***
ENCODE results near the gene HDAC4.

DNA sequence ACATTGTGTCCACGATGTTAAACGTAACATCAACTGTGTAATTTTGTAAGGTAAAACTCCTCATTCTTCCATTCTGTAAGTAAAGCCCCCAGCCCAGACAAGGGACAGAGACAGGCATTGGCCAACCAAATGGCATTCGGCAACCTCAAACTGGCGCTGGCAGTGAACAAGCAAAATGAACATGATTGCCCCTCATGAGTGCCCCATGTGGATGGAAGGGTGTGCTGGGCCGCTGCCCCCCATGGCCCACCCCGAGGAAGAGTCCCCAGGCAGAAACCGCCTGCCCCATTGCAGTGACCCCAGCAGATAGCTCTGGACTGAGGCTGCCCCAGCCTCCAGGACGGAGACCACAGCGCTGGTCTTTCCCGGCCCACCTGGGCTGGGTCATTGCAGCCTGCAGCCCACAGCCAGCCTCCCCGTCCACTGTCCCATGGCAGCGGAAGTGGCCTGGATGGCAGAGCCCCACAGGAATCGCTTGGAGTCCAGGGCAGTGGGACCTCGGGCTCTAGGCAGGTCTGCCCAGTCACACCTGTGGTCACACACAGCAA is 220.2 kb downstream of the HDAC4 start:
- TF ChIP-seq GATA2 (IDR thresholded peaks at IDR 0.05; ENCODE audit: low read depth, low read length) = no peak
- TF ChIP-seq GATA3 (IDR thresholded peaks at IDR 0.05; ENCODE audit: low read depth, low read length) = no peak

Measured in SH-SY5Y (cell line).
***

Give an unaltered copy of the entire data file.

ENCODE results near the gene HDAC4.

DNA sequence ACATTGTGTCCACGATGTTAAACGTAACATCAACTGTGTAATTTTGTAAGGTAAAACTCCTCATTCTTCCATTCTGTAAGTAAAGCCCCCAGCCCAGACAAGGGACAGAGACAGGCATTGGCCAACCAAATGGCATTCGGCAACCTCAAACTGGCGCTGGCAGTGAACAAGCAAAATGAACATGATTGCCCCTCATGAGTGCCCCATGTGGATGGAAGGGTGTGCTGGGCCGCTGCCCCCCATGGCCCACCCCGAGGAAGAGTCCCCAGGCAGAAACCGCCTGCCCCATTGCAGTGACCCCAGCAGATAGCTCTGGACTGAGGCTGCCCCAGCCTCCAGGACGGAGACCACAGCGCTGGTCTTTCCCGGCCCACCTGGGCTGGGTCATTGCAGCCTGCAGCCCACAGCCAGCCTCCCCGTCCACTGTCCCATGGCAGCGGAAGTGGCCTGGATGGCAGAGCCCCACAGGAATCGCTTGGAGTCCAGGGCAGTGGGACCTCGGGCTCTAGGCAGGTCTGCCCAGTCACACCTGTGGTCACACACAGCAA is 220.2 kb downstream of the HDAC4 start:
- TF ChIP-seq GATA2 (IDR thresholded peaks at IDR 0.05; ENCODE audit: low read depth, low read length) = no peak
- TF ChIP-seq GATA3 (IDR thresholded peaks at IDR 0.05; ENCODE audit: low read depth, low read length) = no peak

Measured in SH-SY5Y (cell line).